A collaboration has resulted in the development of a high-quality stabilizer bar for trucks and trains that is 30 percent lighter than the ones currently on the market.
The AMRC Composite Center worked with Sheffield based Tinsley Bridge and Performance-oriented solutionsin Rotherham, on the Lightweight Metal Composite Hybrid (LiMeCH) project which, with £400,000 in funding from Innovate UK, created a lighter alternative to the tubular steel rod currently used for suspension units.
“Lightweighting is at the top of our clients’ agendas,” said Russell Crow, director of engineering at Tinsley Bridge. “That’s all the more true when they look at alternative propulsion systems, such as electric powertrains and alternative fuels, because every gram they can save makes up for the extra mass they have to carry for the batteries or hydrogen tank.”
In the two-year LiMeCH project, the consortium wanted to create a suitable connection between a composite tube and a metal end fitting that together form a stabilizer bar (ARB).
Crow said the joint must be able to transfer at least the same loads as the equivalent part made from steel spring.
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“The key was to find a modular system,” he said in a statement. “This project wasn’t about making a very expensive composite part, but how we could bond metals and composites together to create high configurability from a small number of stock parts.”
Tinsley Bridge previously collaborated with the AMRC on the development of a metal and carbon fiber reinforced plastic (CFRP) hybrid composite roll bar, bonded with an adhesive, in the Lightweight Composite Suspension Components (LiCoSuCo) project.
Craig Atkins, a research engineer at the AMRC Composite Center, said that while that project made progress in volume composite manufacturing, metal arm manufacturing and bonding, it created other problems that needed solutions.
He said: “We have taken results from LiCoSuCo that have failed, especially with the integrity of the bonded connection between the metal and carbon fiber. The continued LiMeCH project builds on the results of the previous project and continues the collaboration and continue the investigation.”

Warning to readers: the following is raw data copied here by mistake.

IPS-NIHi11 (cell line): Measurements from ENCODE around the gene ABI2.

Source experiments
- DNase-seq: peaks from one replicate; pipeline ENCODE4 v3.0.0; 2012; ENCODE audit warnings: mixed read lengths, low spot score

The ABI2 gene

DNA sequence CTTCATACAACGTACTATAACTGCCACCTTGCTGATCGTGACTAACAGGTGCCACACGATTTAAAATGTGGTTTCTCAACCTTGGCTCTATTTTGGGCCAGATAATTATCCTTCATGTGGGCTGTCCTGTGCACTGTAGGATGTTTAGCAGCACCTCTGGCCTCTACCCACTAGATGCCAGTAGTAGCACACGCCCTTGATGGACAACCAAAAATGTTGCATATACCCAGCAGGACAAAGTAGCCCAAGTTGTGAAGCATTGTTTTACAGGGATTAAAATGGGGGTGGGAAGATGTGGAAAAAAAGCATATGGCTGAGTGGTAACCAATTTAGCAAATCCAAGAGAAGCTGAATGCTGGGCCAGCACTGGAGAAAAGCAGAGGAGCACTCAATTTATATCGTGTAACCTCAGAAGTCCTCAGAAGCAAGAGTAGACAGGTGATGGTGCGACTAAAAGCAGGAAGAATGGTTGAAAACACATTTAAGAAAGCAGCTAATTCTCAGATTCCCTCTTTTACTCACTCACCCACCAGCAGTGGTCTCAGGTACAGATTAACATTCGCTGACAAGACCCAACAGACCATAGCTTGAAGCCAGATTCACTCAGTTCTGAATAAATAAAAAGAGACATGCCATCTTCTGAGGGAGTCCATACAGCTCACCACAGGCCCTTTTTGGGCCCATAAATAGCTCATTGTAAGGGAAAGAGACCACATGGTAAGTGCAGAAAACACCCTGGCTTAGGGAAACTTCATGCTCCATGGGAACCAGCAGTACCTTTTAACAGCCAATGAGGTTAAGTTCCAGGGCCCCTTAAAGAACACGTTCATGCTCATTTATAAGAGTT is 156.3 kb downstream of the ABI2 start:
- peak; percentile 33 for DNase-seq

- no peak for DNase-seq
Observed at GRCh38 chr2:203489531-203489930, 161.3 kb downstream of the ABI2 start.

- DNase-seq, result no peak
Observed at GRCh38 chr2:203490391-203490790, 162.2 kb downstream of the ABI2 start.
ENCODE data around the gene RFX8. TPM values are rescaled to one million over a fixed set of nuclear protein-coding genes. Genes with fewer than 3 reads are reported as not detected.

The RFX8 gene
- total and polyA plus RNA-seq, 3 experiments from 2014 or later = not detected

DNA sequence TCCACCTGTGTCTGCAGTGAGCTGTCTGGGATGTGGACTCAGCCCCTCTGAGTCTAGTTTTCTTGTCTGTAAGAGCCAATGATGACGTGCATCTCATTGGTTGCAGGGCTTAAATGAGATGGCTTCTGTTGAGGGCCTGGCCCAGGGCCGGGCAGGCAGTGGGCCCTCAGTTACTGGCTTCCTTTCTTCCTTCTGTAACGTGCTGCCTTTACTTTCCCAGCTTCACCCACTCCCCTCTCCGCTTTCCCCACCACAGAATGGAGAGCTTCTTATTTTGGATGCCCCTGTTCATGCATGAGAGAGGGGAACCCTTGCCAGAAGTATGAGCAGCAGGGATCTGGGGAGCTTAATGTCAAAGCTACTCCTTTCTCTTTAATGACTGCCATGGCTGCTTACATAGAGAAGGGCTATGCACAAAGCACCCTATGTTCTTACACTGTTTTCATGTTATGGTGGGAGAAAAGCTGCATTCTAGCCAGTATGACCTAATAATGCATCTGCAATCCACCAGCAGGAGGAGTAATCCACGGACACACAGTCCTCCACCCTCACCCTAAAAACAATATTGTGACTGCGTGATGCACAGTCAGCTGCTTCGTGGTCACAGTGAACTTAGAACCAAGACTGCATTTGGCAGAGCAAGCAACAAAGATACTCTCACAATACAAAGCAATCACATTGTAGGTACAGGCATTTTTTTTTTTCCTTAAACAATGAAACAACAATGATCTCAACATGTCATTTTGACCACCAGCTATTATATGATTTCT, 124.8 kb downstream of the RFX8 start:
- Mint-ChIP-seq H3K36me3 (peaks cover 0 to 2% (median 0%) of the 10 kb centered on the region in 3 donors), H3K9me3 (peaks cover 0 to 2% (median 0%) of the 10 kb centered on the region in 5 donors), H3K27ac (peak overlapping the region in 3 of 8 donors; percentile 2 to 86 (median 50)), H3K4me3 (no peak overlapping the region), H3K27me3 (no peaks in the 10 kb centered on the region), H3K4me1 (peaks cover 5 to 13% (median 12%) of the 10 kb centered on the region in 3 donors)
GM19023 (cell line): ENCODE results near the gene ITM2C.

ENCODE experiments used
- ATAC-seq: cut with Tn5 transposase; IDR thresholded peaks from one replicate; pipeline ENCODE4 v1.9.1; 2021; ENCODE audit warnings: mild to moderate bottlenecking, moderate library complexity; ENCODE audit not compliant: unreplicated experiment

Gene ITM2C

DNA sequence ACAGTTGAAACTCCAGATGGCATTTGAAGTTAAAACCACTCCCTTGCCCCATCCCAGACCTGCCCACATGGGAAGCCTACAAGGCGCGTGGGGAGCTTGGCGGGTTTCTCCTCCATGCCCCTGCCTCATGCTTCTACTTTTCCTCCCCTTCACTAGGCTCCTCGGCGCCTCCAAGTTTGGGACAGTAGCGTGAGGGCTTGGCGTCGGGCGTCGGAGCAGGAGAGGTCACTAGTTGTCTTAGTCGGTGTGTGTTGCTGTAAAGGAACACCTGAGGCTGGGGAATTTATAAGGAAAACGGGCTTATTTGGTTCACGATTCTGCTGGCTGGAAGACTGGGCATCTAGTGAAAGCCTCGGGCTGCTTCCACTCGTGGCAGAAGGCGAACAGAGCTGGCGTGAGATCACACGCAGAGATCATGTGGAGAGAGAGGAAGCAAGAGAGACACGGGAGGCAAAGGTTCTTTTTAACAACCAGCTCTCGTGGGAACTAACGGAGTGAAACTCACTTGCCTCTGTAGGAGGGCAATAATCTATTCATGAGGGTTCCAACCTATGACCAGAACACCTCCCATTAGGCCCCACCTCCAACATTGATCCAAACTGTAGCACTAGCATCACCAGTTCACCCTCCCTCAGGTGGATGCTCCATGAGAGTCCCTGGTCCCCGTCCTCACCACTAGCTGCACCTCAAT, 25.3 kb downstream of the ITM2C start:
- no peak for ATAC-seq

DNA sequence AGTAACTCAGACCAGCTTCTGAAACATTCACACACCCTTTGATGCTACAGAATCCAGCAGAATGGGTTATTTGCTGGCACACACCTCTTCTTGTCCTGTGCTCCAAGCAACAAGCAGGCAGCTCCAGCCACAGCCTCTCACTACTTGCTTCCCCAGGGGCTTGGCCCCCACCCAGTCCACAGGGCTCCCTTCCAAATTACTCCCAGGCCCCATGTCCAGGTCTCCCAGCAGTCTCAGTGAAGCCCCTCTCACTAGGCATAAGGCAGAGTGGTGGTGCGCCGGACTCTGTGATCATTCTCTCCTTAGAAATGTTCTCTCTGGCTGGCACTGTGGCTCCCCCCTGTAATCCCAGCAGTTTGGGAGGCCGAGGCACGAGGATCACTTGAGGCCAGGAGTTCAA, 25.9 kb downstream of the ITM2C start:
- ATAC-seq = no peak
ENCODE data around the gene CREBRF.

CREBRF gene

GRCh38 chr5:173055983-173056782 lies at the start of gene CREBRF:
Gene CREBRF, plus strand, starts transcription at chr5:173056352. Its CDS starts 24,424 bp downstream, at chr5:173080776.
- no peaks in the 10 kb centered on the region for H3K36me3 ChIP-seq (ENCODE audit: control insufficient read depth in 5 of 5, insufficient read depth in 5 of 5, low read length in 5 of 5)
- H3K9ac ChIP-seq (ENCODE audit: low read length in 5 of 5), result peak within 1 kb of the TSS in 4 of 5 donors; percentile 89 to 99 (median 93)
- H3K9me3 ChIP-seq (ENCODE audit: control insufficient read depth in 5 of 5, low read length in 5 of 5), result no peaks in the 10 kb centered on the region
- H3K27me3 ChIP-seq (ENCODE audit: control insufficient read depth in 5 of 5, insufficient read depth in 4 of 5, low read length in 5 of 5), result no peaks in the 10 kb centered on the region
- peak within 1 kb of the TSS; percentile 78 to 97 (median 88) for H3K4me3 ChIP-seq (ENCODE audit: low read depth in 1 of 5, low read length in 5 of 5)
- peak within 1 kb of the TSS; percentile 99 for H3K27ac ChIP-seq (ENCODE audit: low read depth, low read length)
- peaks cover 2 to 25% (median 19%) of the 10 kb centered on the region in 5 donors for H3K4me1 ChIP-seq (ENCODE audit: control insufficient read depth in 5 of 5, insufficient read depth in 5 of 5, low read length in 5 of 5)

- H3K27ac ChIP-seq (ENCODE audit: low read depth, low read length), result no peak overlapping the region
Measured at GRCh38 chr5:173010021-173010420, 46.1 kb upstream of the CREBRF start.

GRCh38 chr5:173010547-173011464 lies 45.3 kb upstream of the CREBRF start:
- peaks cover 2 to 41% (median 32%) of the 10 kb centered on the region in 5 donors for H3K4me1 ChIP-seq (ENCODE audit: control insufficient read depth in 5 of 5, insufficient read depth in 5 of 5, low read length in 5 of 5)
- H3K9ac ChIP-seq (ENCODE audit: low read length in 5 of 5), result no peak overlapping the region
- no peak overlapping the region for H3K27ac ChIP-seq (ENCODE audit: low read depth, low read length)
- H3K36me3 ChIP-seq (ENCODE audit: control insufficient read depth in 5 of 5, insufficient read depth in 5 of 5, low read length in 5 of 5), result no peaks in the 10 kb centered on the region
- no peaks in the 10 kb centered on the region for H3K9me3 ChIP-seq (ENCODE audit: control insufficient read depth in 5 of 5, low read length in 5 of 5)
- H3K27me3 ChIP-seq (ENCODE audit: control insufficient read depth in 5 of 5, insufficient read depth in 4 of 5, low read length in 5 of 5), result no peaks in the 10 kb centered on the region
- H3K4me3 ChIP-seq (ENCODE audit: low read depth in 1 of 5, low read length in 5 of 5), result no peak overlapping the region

Performance Engineered Solutions (PES) designed the ARBs, using Finite Element Analysis (FEA) to simulate the pre-fabrication process to determine if the proposed designs can withstand the loads an ARB is exposed to.
Stefan Dalberg, senior design engineer at Performance Engineered Solutions, said: “We had to consider the ease of fabrication, choice of material, choice of adhesive and how it would perform during non-destructive testing (NDT).”
The AMRC’s Composite Center produced four anti-roll bar prototypes using the MF Tech filament winding system. PES thoroughly inspected the inside of the bar with a CT scanner, then used an internal light scanning system to visually inspect the parts.
Crow said the prototypes were then subjected to rigorous testing.
“Inspection of the composite system was critical as these parts have different failure modes than the traditional steel that everyone in the industry knows, understands and is very comfortable with,” he said. “We researched and developed a whole range of non-destructive testing techniques, both in situ and on a test track, to understand whether the part was damaged, the extent to which it had deteriorated and whether it was suitable for continuous use or not. †
Dalberg said non-destructive testing means the consortium can now claim they can bond metals to composites in a way that meets industrial fatigue requirements.